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Anita Thakur and Ors. v. Ersus Govt. of J&K and Ors - (Supreme Court) (12 Aug 2016)

Doctrine of sovereign immunity not applicable to cases of fundamental rights violation, hence, cannot be used as a defence in public law

MANU/SC/0915/2016

Constitution

In present writ petition, Petitioners, migrants of State of Jammu & Kashmir State had planned to take out a peaceful protest March upto Delhi for ventilating their grievances. However, when reached near Katra in Jammu & Kashmir, Respondent authorities through their police personnel had beaten up and manhandled these migrants in a most brutal and barbaric manner. Petitioners alleged that, this incident violated their rights guaranteed to them under Articles 14, 19, 21 and 22 of Constitution of India and prayers are made for taking criminal action against erring officials, and also to pay compensation to each of Petitioners and other Jammu migrants who suffered serious injuries.

Holding peaceful demonstration in order to air their grievances and to see that their voice is heard in relevant quarters is right of the people. Such a right can be traced to fundamental freedom that is guaranteed under Articles 19(1)(a), 19(1)(b) and 19(1)(c) of Constitution. Article 19(1)(a) confers freedom of speech to citizens. This provision ensures that, Petitioners could raise slogan, albeit in a peaceful and orderly manner, without using offensive language. Article 19(1)(b) confers right to assemble and, thus, guarantees that all citizens have right to assemble peacefully and without arms. Right to move freely given under Article 19(1)(d), again, ensures that the petitioners could take out peaceful march. The 'right to assemble' is beautifully captured in an eloquent statement that “an unarmed, peaceful protest procession in the land of 'salt satyagraha', fast-unto-death and 'do or die' is no jural anathema”.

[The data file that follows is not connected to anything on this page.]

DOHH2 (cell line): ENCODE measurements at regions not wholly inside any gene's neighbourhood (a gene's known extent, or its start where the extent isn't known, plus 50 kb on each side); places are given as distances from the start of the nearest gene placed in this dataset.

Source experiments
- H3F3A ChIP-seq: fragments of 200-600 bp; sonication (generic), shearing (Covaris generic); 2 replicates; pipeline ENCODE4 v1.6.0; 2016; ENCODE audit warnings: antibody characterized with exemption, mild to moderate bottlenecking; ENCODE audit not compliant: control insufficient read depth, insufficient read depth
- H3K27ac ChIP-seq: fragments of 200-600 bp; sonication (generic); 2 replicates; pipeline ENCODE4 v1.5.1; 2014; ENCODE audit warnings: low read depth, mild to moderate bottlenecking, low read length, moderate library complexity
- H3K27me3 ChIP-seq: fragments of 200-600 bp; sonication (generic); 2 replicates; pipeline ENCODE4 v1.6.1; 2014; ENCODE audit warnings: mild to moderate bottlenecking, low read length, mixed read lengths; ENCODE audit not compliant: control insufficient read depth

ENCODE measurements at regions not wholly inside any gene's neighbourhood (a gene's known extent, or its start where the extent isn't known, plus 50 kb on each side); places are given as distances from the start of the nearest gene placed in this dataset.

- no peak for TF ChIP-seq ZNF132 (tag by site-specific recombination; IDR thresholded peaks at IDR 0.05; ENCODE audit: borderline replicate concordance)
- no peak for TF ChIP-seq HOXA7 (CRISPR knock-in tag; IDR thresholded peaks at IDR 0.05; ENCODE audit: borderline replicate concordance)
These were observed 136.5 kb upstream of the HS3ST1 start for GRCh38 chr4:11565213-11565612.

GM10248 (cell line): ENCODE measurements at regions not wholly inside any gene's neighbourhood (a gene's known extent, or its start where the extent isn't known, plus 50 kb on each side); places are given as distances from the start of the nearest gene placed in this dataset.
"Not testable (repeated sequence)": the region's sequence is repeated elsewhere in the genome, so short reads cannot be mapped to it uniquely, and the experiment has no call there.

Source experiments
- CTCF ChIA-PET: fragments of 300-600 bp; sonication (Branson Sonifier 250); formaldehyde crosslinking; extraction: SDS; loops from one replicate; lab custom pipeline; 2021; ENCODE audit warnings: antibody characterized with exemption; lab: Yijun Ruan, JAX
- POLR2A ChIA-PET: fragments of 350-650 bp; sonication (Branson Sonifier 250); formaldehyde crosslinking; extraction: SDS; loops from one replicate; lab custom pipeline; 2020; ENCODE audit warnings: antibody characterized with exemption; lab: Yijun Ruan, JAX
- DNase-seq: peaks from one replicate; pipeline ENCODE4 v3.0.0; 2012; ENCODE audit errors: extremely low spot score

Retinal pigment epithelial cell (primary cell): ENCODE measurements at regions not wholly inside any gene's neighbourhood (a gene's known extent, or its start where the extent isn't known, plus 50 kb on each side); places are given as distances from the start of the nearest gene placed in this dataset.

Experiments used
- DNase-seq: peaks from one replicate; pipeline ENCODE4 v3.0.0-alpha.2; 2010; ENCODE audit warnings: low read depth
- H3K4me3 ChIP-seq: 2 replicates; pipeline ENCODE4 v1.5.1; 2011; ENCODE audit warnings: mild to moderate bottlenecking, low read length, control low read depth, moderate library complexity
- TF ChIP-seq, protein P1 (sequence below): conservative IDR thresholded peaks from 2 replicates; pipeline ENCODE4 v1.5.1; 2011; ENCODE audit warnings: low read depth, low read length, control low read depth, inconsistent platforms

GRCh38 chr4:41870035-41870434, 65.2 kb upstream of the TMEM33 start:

Aforesaid rights are subject to reasonable restrictions in interest of sovereignty and integrity of India, as well as public order. While on one hand, citizens are guaranteed fundamental right of speech, right to assemble for purpose of carrying peaceful protest processions and right of free movement, on other hand, reasonable restrictions on such right can be put by law. Provisions of IPC and Cr.P.C., are in form of statutory provisions giving powers to State to ensure that such public assemblies, protests, dharnas or marches are peaceful and they do not become 'unlawful'. At the same time, while exercising such powers, authorities are supposed to act within limits of law and cannot indulge into excesses.

In present matter, initially, it was Petitioners/ protestors who took law into their hands by turning their peaceful agitation into a violent one and in process becoming unruly and petting stones at police. On other hand, even police personnel continued use of force beyond limits after they had controlled mob. In process, they continued their lathi charge. They continued to beat up all Petitioners even after overpowering them. It is apparent that to that extent, Respondents misused their power and fundamental right of Petitioners, due to police excess, had been violated.

A violation of fundamental rights due to police misconduct can give rise to a liability under public law, apart from criminal and tort law. Pecuniary compensation can be awarded for such a violation of fundamental rights. It is the State that is held liable and, therefore, compensation is borne by the State and not individual police officers found guilty of misconduct. Standard of proof required for proving police misconduct such as brutality, torture, custodial violence and for holding the State accountable for the same, is high. It is only for patent and incontrovertible violation of fundamental rights that such remedy can be made available. Doctrine of sovereign immunity does not apply to cases of fundamental rights violation and hence cannot be used as a defence in public law. Supreme Court awarded compensation and disposed off the Petitions.

Relevant : Articles 14, 19, 21 and 22 of Constitution of India

Tags : FUNDAMENTAL RIGHTS   VIOLATION   COMPENSATION  

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